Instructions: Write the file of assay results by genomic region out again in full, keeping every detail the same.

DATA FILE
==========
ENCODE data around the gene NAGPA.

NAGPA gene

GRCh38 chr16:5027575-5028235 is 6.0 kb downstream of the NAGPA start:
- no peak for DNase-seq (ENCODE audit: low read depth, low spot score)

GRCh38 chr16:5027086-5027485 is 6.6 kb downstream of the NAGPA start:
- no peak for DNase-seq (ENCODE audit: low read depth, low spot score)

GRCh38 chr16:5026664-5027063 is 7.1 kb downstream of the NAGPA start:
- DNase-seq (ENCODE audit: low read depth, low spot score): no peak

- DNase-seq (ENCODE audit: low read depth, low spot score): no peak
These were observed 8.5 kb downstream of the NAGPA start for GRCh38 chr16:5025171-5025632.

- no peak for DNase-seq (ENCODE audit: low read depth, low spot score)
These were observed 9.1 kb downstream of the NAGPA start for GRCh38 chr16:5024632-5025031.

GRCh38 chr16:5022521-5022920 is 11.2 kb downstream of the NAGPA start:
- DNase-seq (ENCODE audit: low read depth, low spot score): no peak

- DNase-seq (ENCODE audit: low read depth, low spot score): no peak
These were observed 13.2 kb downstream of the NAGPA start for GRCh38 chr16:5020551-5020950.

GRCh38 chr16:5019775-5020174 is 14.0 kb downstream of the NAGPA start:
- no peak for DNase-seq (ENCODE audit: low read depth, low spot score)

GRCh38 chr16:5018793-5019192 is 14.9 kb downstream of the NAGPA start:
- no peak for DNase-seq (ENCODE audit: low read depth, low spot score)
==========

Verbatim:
ENCODE data around the gene NAGPA.

NAGPA gene

GRCh38 chr16:5027575-5028235 is 6.0 kb downstream of the NAGPA start:
- no peak for DNase-seq (ENCODE audit: low read depth, low spot score)

GRCh38 chr16:5027086-5027485 is 6.6 kb downstream of the NAGPA start:
- no peak for DNase-seq (ENCODE audit: low read depth, low spot score)

GRCh38 chr16:5026664-5027063 is 7.1 kb downstream of the NAGPA start:
- DNase-seq (ENCODE audit: low read depth, low spot score): no peak

- DNase-seq (ENCODE audit: low read depth, low spot score): no peak
These were observed 8.5 kb downstream of the NAGPA start for GRCh38 chr16:5025171-5025632.

- no peak for DNase-seq (ENCODE audit: low read depth, low spot score)
These were observed 9.1 kb downstream of the NAGPA start for GRCh38 chr16:5024632-5025031.

GRCh38 chr16:5022521-5022920 is 11.2 kb downstream of the NAGPA start:
- DNase-seq (ENCODE audit: low read depth, low spot score): no peak

- DNase-seq (ENCODE audit: low read depth, low spot score): no peak
These were observed 13.2 kb downstream of the NAGPA start for GRCh38 chr16:5020551-5020950.

GRCh38 chr16:5019775-5020174 is 14.0 kb downstream of the NAGPA start:
- no peak for DNase-seq (ENCODE audit: low read depth, low spot score)

GRCh38 chr16:5018793-5019192 is 14.9 kb downstream of the NAGPA start:
- no peak for DNase-seq (ENCODE audit: low read depth, low spot score)